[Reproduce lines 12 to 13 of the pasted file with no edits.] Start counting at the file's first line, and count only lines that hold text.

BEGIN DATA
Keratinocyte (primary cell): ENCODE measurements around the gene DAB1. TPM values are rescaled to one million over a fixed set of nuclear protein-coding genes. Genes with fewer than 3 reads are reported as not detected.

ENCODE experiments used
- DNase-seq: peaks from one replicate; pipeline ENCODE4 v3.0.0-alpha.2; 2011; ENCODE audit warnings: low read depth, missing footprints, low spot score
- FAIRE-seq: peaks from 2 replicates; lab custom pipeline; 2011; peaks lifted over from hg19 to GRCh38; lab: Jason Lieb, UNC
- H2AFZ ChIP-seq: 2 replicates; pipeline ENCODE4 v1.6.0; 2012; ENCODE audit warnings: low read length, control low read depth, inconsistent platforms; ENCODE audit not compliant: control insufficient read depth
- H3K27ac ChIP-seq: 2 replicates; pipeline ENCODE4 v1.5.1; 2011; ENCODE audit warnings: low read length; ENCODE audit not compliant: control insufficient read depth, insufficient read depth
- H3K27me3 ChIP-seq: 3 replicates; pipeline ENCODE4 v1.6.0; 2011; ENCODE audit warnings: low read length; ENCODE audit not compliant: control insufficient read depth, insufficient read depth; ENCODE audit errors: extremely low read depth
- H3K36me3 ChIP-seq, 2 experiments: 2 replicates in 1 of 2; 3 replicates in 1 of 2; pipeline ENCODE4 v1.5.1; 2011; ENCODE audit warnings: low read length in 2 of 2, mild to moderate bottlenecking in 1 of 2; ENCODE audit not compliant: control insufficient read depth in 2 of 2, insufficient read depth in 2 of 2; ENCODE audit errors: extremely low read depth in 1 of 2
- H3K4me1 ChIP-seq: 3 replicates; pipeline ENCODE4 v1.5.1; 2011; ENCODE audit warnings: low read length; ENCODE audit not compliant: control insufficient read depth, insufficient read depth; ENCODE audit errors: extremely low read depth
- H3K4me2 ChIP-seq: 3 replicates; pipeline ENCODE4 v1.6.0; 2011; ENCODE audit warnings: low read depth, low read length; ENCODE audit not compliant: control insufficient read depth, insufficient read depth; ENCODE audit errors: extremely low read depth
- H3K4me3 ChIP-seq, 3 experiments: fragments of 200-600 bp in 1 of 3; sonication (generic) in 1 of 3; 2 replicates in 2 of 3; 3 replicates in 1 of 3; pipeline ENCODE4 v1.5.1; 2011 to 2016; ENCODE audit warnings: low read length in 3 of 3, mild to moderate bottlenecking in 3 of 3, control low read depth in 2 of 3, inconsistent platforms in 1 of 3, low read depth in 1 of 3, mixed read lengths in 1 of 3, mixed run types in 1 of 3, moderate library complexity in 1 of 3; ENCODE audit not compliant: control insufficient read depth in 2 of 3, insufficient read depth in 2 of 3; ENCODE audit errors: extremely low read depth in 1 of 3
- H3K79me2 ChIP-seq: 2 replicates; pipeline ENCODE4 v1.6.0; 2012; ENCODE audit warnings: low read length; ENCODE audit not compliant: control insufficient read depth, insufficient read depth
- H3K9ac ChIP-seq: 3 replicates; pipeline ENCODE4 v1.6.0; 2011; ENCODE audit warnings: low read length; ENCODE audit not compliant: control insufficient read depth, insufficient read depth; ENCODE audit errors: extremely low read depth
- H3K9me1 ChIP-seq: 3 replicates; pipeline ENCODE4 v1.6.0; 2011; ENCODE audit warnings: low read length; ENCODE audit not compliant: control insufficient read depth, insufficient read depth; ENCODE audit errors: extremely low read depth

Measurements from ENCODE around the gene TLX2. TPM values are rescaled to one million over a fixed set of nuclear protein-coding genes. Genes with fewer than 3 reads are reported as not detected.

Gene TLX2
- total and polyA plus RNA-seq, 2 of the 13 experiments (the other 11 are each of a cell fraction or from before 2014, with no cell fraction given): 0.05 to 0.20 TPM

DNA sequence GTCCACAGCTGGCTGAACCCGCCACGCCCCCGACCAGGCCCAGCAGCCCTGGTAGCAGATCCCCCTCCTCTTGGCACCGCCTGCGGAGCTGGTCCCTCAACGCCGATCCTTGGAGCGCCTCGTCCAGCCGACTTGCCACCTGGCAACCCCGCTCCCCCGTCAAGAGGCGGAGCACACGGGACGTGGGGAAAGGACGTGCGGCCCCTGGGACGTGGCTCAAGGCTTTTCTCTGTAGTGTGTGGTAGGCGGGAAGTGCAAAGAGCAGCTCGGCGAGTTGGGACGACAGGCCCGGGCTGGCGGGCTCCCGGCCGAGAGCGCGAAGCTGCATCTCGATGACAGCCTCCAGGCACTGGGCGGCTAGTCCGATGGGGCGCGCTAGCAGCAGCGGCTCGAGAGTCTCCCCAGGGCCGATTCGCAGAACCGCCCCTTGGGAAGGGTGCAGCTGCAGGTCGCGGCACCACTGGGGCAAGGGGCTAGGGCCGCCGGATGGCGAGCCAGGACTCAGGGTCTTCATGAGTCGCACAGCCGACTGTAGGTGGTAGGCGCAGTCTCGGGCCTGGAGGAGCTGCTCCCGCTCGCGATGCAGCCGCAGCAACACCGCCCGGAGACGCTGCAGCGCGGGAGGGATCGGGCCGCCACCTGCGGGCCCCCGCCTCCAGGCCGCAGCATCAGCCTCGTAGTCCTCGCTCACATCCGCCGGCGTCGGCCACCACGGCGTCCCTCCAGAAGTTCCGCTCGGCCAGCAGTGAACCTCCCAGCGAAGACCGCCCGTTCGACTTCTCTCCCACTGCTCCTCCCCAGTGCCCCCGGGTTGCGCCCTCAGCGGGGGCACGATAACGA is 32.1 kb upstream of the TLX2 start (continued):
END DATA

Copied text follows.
- H3K79me2 ChIP-seq: 2 replicates; pipeline ENCODE4 v1.6.0; 2012; ENCODE audit warnings: low read length; ENCODE audit not compliant: control insufficient read depth, insufficient read depth
- H3K9ac ChIP-seq: 3 replicates; pipeline ENCODE4 v1.6.0; 2011; ENCODE audit warnings: low read length; ENCODE audit not compliant: control insufficient read depth, insufficient read depth; ENCODE audit errors: extremely low read depth